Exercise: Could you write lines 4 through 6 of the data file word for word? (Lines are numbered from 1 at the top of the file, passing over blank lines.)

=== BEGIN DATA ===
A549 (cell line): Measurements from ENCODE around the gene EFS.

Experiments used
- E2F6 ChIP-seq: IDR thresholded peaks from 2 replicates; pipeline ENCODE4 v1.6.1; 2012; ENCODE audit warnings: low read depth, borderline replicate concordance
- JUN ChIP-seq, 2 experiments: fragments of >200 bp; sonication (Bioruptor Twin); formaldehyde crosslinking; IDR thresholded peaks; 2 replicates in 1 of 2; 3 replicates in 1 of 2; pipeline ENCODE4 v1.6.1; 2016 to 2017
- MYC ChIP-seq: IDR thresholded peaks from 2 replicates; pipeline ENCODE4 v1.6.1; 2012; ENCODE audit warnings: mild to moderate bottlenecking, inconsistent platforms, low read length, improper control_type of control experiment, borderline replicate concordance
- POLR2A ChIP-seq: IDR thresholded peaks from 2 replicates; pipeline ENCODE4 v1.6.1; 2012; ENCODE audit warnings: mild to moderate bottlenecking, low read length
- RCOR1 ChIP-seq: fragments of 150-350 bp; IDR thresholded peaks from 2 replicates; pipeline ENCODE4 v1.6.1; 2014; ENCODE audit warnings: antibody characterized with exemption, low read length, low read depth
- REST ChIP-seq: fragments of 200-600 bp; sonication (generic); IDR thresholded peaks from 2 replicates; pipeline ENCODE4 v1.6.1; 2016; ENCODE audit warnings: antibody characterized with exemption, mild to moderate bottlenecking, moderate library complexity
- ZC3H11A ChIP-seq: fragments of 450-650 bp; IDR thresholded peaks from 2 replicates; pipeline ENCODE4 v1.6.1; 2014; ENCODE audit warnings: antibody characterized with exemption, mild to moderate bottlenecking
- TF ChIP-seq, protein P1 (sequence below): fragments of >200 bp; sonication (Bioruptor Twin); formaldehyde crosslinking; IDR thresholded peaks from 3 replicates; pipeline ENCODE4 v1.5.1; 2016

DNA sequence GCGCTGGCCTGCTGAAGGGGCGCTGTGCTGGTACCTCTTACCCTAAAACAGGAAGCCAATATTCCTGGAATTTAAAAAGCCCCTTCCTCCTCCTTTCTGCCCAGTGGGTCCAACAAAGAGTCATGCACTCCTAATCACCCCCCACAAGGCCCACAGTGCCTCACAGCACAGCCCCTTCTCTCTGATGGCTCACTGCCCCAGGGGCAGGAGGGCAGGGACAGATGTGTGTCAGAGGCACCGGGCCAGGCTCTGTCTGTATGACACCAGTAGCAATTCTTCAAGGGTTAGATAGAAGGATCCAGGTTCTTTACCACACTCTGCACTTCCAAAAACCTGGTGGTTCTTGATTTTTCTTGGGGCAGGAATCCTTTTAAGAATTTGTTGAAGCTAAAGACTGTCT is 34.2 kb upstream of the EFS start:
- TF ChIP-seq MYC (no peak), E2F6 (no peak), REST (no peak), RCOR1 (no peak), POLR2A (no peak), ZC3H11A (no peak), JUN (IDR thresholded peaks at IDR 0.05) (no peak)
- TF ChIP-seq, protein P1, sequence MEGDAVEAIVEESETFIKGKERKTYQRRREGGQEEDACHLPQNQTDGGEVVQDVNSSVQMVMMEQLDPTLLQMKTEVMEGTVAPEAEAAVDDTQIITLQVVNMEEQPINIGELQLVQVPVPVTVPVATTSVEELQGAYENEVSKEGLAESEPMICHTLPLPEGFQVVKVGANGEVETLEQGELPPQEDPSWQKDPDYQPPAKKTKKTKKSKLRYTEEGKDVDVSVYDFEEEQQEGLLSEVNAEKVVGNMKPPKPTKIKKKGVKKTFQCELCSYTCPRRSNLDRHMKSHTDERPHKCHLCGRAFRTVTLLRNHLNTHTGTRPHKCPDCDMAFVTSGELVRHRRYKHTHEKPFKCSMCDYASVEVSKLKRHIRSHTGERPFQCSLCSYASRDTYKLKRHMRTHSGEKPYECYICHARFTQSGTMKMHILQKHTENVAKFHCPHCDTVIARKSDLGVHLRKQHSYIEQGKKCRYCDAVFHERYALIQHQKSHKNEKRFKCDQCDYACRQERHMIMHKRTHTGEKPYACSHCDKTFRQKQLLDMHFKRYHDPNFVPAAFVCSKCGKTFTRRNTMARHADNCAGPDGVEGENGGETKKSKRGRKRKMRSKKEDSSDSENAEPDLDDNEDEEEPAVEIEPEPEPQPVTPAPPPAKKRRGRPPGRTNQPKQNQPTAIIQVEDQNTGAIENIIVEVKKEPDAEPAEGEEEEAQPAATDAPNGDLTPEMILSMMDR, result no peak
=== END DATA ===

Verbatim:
- JUN ChIP-seq, 2 experiments: fragments of >200 bp; sonication (Bioruptor Twin); formaldehyde crosslinking; IDR thresholded peaks; 2 replicates in 1 of 2; 3 replicates in 1 of 2; pipeline ENCODE4 v1.6.1; 2016 to 2017
- MYC ChIP-seq: IDR thresholded peaks from 2 replicates; pipeline ENCODE4 v1.6.1; 2012; ENCODE audit warnings: mild to moderate bottlenecking, inconsistent platforms, low read length, improper control_type of control experiment, borderline replicate concordance
- POLR2A ChIP-seq: IDR thresholded peaks from 2 replicates; pipeline ENCODE4 v1.6.1; 2012; ENCODE audit warnings: mild to moderate bottlenecking, low read length